This particular day pretty much sums up what the Jordan Trail is about. Apart from mind-blowing landscapes and a rich heritage in historic sites, what most hikers are most likely to remember is Jordan’s incredible culture of hospitality. All along the trail you may come across people who invite you for coffee, lunch or to spend the night in their home. The Day of the Bedu Cha was about tea (‘cha’) in the southern part of the country, home to Bedouins (locally called ‘Bedu’).
That day we got up at around five, as usual. We were hiking in winter (December/January), when the sun sets around five. If we wanted to get some decent hours of hiking done in a day, getting up early was requisite, even though it was still dark. The advantage of winter was that it was never too hot to hike. While Coen prepared tea and oatmeal with raisins, I packed our bags. Our bellies full, we hoisted our packs and, for a couple of hours, walked along red-orange rocks and through siqs, narrow gorges with curving, vertical walls of polished stone. To exit the canyon we climbed through sifting sand, where shepherds watched us as their goats and sheep foraged on tufts of vegetation that grew on barren slopes.
The trail became a 4×4 road that cut through a vast expanse of desert hemmed in by mountains on the horizon. A dot in the distance materialised into a man sitting on his haunches on a rock along the side of the road. As we neared him, he stood up, his hand stretched out for a hearty handshake. “I am Abu Sabuk. Come, drink tea with me,” he offered. Off to the side stood a big, black goat-hair tent. Inside we sat down on rattan mats. Next to the fireplace in the centre, a young man was kneading bread in an aluminium bowl, folding it into a thick round shape which he baked in the hot sand of the fireplace.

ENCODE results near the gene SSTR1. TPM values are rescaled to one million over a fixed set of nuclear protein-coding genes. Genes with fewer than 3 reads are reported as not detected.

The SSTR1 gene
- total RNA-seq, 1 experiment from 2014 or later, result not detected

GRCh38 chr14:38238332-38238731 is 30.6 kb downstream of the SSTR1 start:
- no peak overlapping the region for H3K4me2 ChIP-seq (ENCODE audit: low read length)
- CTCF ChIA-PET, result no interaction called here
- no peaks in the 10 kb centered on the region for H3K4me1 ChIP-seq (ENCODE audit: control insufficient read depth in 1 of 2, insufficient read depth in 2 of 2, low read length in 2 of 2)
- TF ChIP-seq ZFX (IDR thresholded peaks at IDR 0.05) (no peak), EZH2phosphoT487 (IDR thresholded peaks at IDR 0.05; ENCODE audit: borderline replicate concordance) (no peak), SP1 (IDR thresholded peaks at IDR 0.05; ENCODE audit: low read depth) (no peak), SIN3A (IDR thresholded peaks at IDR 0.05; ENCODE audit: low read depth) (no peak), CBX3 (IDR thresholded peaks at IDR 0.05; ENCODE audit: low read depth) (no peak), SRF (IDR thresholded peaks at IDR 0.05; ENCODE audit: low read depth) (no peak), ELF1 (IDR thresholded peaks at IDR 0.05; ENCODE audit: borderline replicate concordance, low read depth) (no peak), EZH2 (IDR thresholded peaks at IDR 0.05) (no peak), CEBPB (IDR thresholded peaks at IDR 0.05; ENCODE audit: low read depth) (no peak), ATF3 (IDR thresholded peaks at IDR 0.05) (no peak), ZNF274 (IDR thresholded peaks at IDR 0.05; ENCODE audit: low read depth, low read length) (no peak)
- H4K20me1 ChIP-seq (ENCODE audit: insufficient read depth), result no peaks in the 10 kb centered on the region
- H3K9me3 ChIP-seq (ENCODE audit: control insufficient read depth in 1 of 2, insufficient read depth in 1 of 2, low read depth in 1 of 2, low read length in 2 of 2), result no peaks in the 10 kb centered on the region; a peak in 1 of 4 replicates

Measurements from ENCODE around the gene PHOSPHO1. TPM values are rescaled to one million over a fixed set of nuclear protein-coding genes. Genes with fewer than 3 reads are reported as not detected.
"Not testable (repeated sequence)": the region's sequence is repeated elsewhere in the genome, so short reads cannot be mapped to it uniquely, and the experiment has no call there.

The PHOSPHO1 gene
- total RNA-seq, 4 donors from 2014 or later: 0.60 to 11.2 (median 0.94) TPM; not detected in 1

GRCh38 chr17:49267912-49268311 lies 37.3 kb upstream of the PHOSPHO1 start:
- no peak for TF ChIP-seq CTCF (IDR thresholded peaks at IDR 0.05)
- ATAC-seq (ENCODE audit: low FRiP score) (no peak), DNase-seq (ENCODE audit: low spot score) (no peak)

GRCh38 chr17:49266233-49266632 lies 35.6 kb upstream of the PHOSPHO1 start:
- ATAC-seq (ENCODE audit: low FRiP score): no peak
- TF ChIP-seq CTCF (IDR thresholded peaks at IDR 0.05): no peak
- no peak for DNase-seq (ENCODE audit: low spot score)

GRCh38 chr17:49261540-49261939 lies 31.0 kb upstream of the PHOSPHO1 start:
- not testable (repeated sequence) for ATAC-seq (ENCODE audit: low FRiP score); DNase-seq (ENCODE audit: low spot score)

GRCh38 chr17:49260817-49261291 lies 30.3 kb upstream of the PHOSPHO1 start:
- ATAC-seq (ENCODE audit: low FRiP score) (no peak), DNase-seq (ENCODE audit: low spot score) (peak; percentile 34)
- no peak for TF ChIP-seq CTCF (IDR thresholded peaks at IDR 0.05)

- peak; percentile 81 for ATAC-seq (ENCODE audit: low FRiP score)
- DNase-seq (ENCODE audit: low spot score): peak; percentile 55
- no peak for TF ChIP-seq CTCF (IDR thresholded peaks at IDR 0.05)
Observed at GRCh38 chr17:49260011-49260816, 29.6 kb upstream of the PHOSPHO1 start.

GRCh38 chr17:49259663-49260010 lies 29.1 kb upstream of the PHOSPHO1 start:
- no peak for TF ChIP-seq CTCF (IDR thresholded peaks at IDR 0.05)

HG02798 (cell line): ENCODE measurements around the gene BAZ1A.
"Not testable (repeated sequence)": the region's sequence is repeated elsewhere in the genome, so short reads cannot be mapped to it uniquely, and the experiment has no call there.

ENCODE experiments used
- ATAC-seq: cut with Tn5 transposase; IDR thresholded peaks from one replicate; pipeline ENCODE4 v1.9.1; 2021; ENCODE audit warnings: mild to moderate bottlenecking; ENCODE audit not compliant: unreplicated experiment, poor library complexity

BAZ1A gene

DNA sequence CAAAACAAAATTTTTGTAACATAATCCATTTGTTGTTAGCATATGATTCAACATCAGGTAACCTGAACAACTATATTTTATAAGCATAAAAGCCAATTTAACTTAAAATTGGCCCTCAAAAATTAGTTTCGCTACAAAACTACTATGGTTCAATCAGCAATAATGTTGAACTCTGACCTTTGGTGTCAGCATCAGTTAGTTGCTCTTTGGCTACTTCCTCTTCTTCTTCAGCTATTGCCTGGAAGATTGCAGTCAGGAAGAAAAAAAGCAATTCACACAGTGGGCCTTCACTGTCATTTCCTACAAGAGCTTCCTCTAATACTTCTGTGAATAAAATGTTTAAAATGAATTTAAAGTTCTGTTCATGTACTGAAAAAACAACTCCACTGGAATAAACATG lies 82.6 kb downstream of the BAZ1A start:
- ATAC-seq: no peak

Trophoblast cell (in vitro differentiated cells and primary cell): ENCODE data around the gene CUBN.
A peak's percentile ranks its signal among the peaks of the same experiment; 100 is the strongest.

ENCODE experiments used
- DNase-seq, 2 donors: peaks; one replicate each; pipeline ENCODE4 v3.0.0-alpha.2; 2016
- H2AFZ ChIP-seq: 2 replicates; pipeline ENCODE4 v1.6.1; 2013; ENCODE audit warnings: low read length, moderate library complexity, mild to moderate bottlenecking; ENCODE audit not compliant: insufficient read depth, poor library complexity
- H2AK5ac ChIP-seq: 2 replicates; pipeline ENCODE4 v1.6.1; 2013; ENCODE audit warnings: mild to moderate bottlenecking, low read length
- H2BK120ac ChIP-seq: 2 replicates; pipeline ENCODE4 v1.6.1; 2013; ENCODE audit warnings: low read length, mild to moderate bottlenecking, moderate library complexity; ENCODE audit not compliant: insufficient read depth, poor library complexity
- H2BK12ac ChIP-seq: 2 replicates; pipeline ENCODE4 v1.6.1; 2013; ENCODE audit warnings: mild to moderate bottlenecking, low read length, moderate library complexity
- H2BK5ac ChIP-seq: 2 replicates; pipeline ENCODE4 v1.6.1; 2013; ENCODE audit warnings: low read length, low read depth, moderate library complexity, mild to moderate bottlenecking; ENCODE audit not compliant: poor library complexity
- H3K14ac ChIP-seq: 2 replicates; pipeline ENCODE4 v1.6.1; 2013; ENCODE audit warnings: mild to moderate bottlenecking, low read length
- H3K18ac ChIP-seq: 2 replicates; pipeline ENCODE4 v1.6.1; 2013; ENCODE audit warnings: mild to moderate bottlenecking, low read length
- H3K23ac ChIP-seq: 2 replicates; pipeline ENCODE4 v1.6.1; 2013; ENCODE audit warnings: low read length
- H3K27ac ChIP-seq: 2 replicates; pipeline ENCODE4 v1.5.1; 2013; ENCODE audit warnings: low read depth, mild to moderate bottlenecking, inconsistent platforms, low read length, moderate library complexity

Kids gathered with cheery greetings – Ahmed, Mohamed and Jesse. Abu instructed them to take some steel boxes from the shelves along the side of the tent. “Look, my pictures.” There were about 100 photos, old and crumpled, of camels and tourists – the latter mostly women. When tea was served, prepared by women out of sight, I shared our brioches and we talked about the hike. It was tempting to stay, nice and warm and in good company, but after two cups of tea we said our goodbyes. If we had given in to all these temptations we would still be in Jordan.
In the distance resonated gunshots that came from either the Israelis practising on the other side of the border or from the Jordan military who were running a military base nearby. We meandered among the ruins of Humeina, a village long abandoned. An attempt had been made to make it into a tourist site, including a visitors’ centre. It was closed, the panels unreadable, and no water to be had. What was this place, and why had this initiative failed? There was no one to ask.
For miles on end we were dots in a vast expanse of nothingness with some low shrubbery, exactly one tree, and lots of fist-sized burrows. What animals lived in them? We spotted two camels, a mother and young. A bit further on dogs were tied to bushes and started barking as we approached. Behind a hill stood a Bedu tent partly covered in plastic sheets that once served as 25 or 50kg bags for dried foods or coffee beans. A young man emerged. “Cha, cha, welcome,” he beckoned. We were ushered into an empty section, but for a rattan mat that was immediately rolled out, and twigs were put at the ready to be lit for a small fire.
We sat down, crossing our legs, while the young man Saiga returned with a bowl of water, holding it in front of us. I let him sprinkle water over my hands to clean dust off them, as did Coen. Saiga lit the fire, but there was no teapot. We were lost as to what was happening and waited quietly, taking in the super clean area. Two little boys entered, Omar and Simar, who didn’t speak English. Coen swiped through images on his smartphone to find some topics of conversation – the 21st-century version of postcards and printed photos from our home country. A man arrived, clearly summoned to entertain these foreign guests. He took off his shoes and socks, and used the bowl with water to wash his feet and hands. The language in mime continued in between sipping syrupy sweet tea that had meanwhile arrived from behind a curtain, the heavy dose of sugar welcomed by our fatigued bodies.
In the meantime, two women were peeking through the curtain. I gesticulated with my hands, asking if I could say hi to them. When I walked up to them, they ran to the back. After three more curtains I arrived in the kitchen with a fireplace and a rack with shelves containing a handful of pots and pans. The girl was dressed in pink and curiosity fired from her eyes. The woman didn’t dare to look me in the eye, but did shake my hand. What were their stories?